It has been well published that “the data we have generated as a civilization over the past ten years is more than all the information generated over the course of human existence bunched together”. Moreover, as we saw in a previous post on Machine Learning, there is no learning without data. The advent of really massive data, big data, has made deep learning very powerful and efficient. In truth, without big data, deep learning cannot produce good results.

In truth, without big data, deep learning cannot produce good results. Click To Tweet
Notable Application Areas

The following are some of the application areas of deep learning:
– Object detection,
– Image classification,
– Speech recognition,
– Document segmentation,
– Language translation,
– Audio to text conversion,
– Game playing (Atari, Go)
– Self-Driving cars,
– Social network analysis,
– Recommendation systems, and much more.

Software Packages

The following software packages are great to get started using Deep Learning without being exposed to the underlying mathematical details.
TensorFlow (Python)
DeepLearning4J (Java)
Theano (Python)
ConvNetJS (JavaScript)
deepnet (R)

Notable frameworks that make working with deep learning technologies even easier are:
Torch (Lua)
Caffe, and
Keras (my personal favorite and package of choice)

Congratulations! Now we have an understanding of the philosophy and foundations of deep learning and can hold an informed discussion about it over coffee with a colleague or a friend.

An Interesting Joke

I leave you with a joke shared over social media a few weeks ago. It paints a stark reality of the future impact of deep learning technology in our lives. The original author is unknown. So I quote with all due attribution respected.

– Hello! Gordon’s pizza?
– No sir, it is Google’s pizza
– So, is it a wrong number?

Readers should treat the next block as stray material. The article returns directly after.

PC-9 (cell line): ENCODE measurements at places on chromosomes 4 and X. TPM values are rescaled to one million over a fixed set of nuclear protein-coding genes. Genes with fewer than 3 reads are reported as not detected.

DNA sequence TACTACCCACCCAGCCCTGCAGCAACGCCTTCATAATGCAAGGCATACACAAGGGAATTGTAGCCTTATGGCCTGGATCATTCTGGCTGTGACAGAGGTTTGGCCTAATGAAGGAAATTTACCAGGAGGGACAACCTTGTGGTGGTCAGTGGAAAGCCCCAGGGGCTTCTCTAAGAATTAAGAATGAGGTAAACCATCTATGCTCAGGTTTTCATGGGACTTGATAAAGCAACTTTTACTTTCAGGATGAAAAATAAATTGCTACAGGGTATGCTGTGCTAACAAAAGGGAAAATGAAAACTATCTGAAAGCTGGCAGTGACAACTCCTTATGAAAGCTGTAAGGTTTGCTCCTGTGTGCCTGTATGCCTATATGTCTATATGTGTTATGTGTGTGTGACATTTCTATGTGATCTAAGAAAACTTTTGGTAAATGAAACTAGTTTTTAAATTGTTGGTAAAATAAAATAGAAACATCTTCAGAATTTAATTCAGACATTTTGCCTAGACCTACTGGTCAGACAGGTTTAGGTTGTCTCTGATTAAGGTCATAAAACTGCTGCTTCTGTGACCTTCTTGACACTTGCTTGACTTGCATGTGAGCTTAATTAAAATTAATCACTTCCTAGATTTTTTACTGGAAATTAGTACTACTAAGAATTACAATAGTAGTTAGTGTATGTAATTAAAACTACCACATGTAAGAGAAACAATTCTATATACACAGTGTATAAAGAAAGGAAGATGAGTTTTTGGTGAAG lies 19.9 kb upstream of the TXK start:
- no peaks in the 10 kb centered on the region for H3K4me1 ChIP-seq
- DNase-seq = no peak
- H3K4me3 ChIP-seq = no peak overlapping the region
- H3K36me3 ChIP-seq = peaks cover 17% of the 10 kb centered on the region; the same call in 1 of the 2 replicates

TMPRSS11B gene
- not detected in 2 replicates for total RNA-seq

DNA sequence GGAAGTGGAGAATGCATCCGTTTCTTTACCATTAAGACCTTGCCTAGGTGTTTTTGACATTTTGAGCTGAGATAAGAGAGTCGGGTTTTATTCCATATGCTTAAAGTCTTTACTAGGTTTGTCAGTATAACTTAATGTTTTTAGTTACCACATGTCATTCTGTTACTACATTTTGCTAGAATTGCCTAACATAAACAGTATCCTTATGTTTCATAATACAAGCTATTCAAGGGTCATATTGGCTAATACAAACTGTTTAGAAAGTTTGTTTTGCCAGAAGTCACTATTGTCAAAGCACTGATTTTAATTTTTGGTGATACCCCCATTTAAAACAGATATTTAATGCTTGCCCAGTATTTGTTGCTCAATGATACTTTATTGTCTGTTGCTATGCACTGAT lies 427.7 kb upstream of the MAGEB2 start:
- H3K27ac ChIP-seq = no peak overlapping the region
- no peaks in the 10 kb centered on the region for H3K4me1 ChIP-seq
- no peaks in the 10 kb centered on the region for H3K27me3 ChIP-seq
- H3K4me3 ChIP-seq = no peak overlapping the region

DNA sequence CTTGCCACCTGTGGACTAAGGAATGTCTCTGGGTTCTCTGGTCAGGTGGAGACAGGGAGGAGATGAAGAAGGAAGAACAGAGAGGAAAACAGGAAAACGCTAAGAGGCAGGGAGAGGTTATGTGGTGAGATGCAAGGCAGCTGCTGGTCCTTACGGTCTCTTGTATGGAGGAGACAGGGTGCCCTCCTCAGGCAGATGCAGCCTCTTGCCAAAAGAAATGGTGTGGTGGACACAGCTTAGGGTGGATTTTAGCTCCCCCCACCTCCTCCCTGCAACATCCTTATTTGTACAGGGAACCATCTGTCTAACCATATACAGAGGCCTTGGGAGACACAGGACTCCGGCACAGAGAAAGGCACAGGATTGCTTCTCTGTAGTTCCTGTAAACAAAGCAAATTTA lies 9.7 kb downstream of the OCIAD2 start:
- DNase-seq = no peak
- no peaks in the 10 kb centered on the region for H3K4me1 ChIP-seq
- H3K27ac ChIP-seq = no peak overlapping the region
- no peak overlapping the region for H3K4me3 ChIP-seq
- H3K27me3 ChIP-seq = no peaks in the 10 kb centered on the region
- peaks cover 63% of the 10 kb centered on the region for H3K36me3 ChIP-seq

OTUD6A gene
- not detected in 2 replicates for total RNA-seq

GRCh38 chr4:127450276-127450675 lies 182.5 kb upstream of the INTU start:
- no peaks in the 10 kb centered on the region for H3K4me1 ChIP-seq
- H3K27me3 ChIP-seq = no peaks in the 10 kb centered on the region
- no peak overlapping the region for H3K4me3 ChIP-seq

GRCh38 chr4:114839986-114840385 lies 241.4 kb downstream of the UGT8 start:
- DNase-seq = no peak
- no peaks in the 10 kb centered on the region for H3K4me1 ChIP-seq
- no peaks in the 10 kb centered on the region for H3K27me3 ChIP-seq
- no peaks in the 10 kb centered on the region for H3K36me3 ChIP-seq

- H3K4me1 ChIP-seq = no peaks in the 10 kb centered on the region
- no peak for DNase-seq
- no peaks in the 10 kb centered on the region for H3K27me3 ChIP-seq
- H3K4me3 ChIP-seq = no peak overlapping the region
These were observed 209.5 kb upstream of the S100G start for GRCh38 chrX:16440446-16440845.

– No sir, Google bought it
– OK. Take my order, please.
– Well, sir, you want the usual?
– The usual? You know me?
– According to our caller ID, in the last 12 times, you ordered pizza with cheeses, sausage, thick crust
– OK! This is it
– May I suggest to you this time ricotta, arugula with dry tomato?
– What? I hate vegetables
– Your cholesterol is not good
– How do you know?
-Through the subscribers guide we have the result of your blood tests for the last seven years
– Okay, but I do not want this pizza, I already take medicine
-You have not taken medicine regularly, four months ago, you only purchased a box with 30 tablets at Drug sale Network
– I bought more from another drugstore
– It is not showing on your credit card
– I paid in cash
– But you did not withdraw that much cash according to your bank statement
– I have other sources of cash
– This is not showing as per you last Tax form unless you bought them from undeclared income source -WHAT THE HELL?
– Enough! I am sick of Google, Facebook, Twitter, Whats App. I am going to an island without the internet, where there is no cell phone line and no one to spy on me
-“I understand sir, but you need to renew your passport as it expired five weeks ago…

Please share your thoughts/ comments below. What do you think of deep learning as the future of artificial intelligence? Is it feasible? Is it possible? Are you a skeptic, or a believer? I look to hearing from you.

Thanks for reading.

Note: This was originally published in


Interested in working with Ekaba? Schedule a tech call.

1 Comment. Leave new

Very Informative, technical, and inspiring. On the question of its feasibility, I think it is, looking at the technological advancements achieved this far. Years back, one would never have believed we’d make this sort of progress.


Leave a Reply

Your email address will not be published. Required fields are marked *